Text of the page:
Cedars-Sinai researchers and colleagues have developed an artificial intelligence (AI) tool that uses computed tomography (CT) scans to identify patients at risk of reduced blood flow to the heart. The tool is able to accurately predict reduced blood flow in both coronary arteries and heart muscle. The advantage of this AI tool is that it could potentially be used in real time during routine patient visits to perform CT scans to help doctors determine the next step in the treatment plan.
Coronary artery blockages usually occur due to fatty plaque buildup. This can restrict blood flow to the heart, causing chest pain, heart attacks, or even death. Identifying which arteries are at risk of reduced blood flow can help inform clinicians which patients should be referred for further testing or stenting. The current clinical standard for diagnosing reduced coronary artery blood flow is called invasive fractional flow reserve (FFR). It measures the pressure drop within the arteries and therefore calculates how much each blockage limits blood flow. Meanwhile, a positron emission tomography (PET) scan of the heart is an imaging test that uses a radioactive tracer to look for reduced blood flow in the heart muscle.
The researchers analyzed data from 203 patients who had participated in a previous study called the PACIFIC trial. As part of the PACIFIC trial, all patients had undergone multiple tests at a two-week interval, including coronary CT scans, invasive coronary angiography with FFR, and positron emission tomography (PET) scans of the heart. The researchers developed an artificial intelligence tool that analyzes plaque characteristics on coronary CT scans and then predicts the likelihood of reduced blood flow on invasive FFR and PET scans.
This AI tool can be incorporated into routine analysis of coronary CT scans, according to the authors. Having this information on hand during patient visits could help doctors know which patients to refer for further testing, such as noninvasive stress testing or invasive coronary angiography. For some patients, this would mean avoiding invasive tests.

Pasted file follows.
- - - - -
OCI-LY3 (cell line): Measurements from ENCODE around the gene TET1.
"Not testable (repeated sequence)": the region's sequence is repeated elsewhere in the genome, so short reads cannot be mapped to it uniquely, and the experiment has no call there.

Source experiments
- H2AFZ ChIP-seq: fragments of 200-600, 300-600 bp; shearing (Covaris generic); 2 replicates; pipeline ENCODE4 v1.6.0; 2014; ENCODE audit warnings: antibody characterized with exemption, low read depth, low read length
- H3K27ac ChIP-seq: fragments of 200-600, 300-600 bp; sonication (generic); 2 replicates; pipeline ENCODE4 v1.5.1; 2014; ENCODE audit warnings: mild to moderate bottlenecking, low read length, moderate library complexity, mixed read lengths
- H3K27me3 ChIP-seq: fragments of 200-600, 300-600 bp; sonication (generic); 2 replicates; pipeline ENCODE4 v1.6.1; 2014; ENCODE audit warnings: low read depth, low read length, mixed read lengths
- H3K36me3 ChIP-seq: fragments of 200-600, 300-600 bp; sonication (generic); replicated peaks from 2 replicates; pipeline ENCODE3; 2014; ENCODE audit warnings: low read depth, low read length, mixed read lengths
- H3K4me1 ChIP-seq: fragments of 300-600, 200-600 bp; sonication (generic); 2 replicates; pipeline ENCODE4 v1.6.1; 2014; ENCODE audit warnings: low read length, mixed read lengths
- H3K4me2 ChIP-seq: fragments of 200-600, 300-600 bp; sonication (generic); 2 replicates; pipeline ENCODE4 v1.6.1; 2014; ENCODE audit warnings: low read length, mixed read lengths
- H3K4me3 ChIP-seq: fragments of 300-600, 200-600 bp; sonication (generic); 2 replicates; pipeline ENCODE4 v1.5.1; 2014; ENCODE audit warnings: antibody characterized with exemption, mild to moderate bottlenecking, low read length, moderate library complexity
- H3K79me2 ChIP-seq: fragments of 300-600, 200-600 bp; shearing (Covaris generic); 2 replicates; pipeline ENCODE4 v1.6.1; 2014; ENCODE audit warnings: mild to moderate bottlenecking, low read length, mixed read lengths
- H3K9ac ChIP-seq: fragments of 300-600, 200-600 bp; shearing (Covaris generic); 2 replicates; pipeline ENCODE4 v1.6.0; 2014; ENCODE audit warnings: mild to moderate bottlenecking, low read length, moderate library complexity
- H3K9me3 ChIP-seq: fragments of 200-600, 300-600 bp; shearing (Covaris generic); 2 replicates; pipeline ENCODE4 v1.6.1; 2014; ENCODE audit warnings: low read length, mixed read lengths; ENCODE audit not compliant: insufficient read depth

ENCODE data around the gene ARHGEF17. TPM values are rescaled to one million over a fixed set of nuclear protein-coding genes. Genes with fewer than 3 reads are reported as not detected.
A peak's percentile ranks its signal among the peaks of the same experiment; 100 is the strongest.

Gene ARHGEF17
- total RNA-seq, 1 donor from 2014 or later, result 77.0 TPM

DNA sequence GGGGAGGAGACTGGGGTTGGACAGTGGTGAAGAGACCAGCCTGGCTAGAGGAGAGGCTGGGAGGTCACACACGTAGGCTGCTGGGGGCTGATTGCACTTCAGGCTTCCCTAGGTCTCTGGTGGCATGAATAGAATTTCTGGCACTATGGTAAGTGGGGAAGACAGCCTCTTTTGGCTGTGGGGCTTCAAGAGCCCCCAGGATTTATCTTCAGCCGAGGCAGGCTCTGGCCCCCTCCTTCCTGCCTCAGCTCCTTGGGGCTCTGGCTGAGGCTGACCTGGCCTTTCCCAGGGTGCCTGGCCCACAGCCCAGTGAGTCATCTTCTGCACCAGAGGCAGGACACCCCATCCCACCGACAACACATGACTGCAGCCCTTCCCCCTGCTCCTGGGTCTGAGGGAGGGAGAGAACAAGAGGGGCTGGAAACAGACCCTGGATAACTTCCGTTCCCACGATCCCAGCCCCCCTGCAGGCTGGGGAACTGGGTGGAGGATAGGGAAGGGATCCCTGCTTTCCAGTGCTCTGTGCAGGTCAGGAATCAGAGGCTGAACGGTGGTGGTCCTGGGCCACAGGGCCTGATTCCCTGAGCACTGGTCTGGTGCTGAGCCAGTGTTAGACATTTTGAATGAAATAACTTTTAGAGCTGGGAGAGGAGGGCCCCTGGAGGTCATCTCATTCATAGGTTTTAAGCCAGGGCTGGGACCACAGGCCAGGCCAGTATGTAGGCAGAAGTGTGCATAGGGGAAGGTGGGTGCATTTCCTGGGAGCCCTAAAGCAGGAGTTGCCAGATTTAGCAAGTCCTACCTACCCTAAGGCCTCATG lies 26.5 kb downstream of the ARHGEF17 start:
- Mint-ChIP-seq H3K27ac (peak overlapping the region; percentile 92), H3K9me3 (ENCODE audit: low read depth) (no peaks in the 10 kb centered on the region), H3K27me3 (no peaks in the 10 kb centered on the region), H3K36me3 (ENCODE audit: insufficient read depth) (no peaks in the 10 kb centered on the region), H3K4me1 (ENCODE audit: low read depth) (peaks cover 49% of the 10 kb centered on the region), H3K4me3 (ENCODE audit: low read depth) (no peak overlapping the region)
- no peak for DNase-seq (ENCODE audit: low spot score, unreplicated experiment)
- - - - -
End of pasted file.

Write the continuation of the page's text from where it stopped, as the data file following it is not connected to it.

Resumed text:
The research was published in the peer-reviewed journal Circulation: Cardiovascular Image.
“Coronary CT angiography is the first-line test for chest pain as it allows us to measure atherosclerotic plaque and narrowing,” said Damini Dey, PhD, director of the quantitative imaging analysis laboratory at the Coronary Research Institute. Biomedical Imaging and Professor of Biomedical Sciences. Sciences and Medicine at Cedars-Sinai and corresponding author of the study. “If we can integrate CTA plaque data with AI stenosis to predict altered FFR, we might risk stratifying patients correctly to realize the functional significance of stenosis.”
Other Cedars-Sinai authors include Andrew Lin, MBBS, PhD; Priscilla McElhinney; Yuka Otaki, MD, PhD; Donghee Han, MD; Alan Kwan, MD; Gospels Tzolos, MD; Eyal Klein, MD; Keiichiro Kuronuma, MD; Kajetan Grodecki, MD, PhD; Benjamin Shō; Richard Rios, PhD; Japanese Manral, MSc; Sebastian Cadet, MSc; Dr. Daniel S. Berman; and Piotr J. Slomka, PhD.
The research was supported by the National Heart, Lung, and Blood Institute (award number 1R01HL148787-01A1) and the Dr. Miriam and Sheldon G. Adelson Medical Research Foundation.
Lin, A. et al. (2022). Machine learning of quantitative coronary computed tomography angiography predicts ischemia defined by fractional flow reserve and impaired myocardial blood flow. Circulation: Cardiovascular Imaging. doi.org/10.1161/CIRCIMAGING.122.014369.